Iran issues $300m equivalent domestic bond
Interest rate of 26% for 165-day notes; international return inked in for 2016.
Iran, frozen out by sanctions, has not been a fixture in the international debt markets since 2002. But when it eventually returns, which it surely will in the next year or so, its first step back may turn out to have been a little-noticed domestic issue that took place on September 30.
The issue of Islamic government treasury bills, it could even be said, was the country’s first true domestic bond.
There has been a sort of debt market in Iran for years, but it does not resemble anything like local currency markets elsewhere in the world. The predominant vehicle is the Agh Mosharekat (participation paper) an instrument which carries a fixed coupon, is not tradable, and can be returned to the bank at any time during its (typically three-year) duration and redeemed.
The debt market, as you have it in Europe or the US, did not exist in Iran until September 30 when the first Islamic treasury bills came to the market
“The debt market, as you have it in Europe or the US, did not exist in Iran until September 30 when the first Islamic treasury bills came to the market,” says Amir Mehran, adviser to the president at Bank Pasargad.
This new, ‘true’ bond has a 165-day tenor and an effective interest rate of 26%. The system works like this: the buyer pays 90.5% of the principal up front, and then receives 100% back after 165 days. It is expected that Islamic treasury notes worth IR10 trillion ($300 million) in total will be traded over the counter on Iran’s Fara Bourse, issued in phases.
It will be a while before these replace the participation paper concept – issues are usually underwritten and guaranteed by Iranian banks to fund specific individual projects or ministries – but they will at least create a form of local debt that is recognisable to international investors.
“We believe this market is going to develop in time, and that we are going to see more sovereign and corporate bonds coming to the market,” Mehran says. “Eventually we believe there will be a secondary market for the bonds, with a daily value going up and down depending on economic circumstances.”
He says project finance, which does not really exist in rial at this stage, will be a natural area where the new instrument can help.
Iran and its companies have not issued internationally in the sanctions era, but before that, the Central Bank of Iran issued €1 billion of paper in 2002, in two tranches of €635 million (at Libor plus 3.75%, at a time when Libor was at 5%) and €365 million (at Libor plus 2.75%). That was a conventional issue, underwritten by BNP Paribas and Commerzbank. Two other foreign currency issues followed from the Iranian banks Mellat and Sepah.
No international issues can follow until sanctions are lifted on Implementation Day – the moment secondary sanctions on Iran formally end, probably in early 2016 – but then, there may be appetite to return to the international capital markets. Both the central bank and the National Iranian Oil Company are believed to be planning issues, which would have to be denominated in euros and handled by European banks.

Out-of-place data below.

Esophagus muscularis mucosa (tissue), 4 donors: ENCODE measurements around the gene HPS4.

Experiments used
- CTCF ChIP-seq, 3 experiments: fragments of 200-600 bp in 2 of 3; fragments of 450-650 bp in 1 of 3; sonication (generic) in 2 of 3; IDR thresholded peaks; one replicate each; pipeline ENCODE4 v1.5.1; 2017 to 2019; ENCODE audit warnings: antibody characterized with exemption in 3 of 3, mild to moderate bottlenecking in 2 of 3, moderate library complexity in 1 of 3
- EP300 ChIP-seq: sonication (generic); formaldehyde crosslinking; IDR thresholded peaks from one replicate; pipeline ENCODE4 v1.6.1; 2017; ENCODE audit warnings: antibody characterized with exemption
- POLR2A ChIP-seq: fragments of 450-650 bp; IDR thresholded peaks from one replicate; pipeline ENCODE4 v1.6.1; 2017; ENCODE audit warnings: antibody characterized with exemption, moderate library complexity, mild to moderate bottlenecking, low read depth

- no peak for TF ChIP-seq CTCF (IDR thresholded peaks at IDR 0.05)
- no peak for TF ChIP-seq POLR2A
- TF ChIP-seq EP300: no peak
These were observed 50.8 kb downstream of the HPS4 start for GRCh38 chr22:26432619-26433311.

“There is already a lot of interest for private placement of Iranian corporate bonds,” says Ramin Rabii, chief executive of Turquoise Partners, a financial services group in Iran. “As soon as sanctions get lifted and Iran gets a sovereign rating from one of the agencies, we can even go public with these. I don’t think we will see US dollar denomination anytime soon. Most likely euros or dirham.”
There are, however, challenges ahead; Rabii’s reference to rating agencies touches on a particular difficulty. The major rating agencies, being US-based, will still be prohibited from doing business with Iran.
“If only the secondary sanctions are lifted, the American companies will not be able to come back and rate Iran,” says Mehran. “But there are European rating agencies.”
In 2002, Fitch rated Iran’s bond, assigning it a B+ rating, but Fitch removed that rating following the bond’s maturity and full repayment in April 2008.
Another question is whether, even under sanctions relief, issues like these will still be permitted. US sanctions will stay; 200 entities and individuals remain on a blacklist. Will it be permissible for a public oil entity in Iran to access the international markets?
If challenges can be overcome, there is huge potential in the debt markets, both domestic and global.
“The introduction of conventional debt market products for the Iranian state and corporates could have a massive impact on the Iranian economy and the financial sector in particular,” says Rabii. “Backed up by the oil and gas reserves, the issuing of sovereign guaranteed bonds will enable the government to pay its debts and improve the balance sheet of the banking sector without relying on frozen assets abroad.”
Turquoise estimates that today, traditional banking facilities account for 80% of funding in Iran, with capital markets undeveloped.
International buyers would be interested. Abbas Ameli-Renani, global emerging markets strategist at Amundi Asset Management, told Euromoney in September that a dollar deal, though difficult, would be attractive if it paid a suitable premium, saying: “If it sought to issue in dollars, that would be quite interesting to investors.”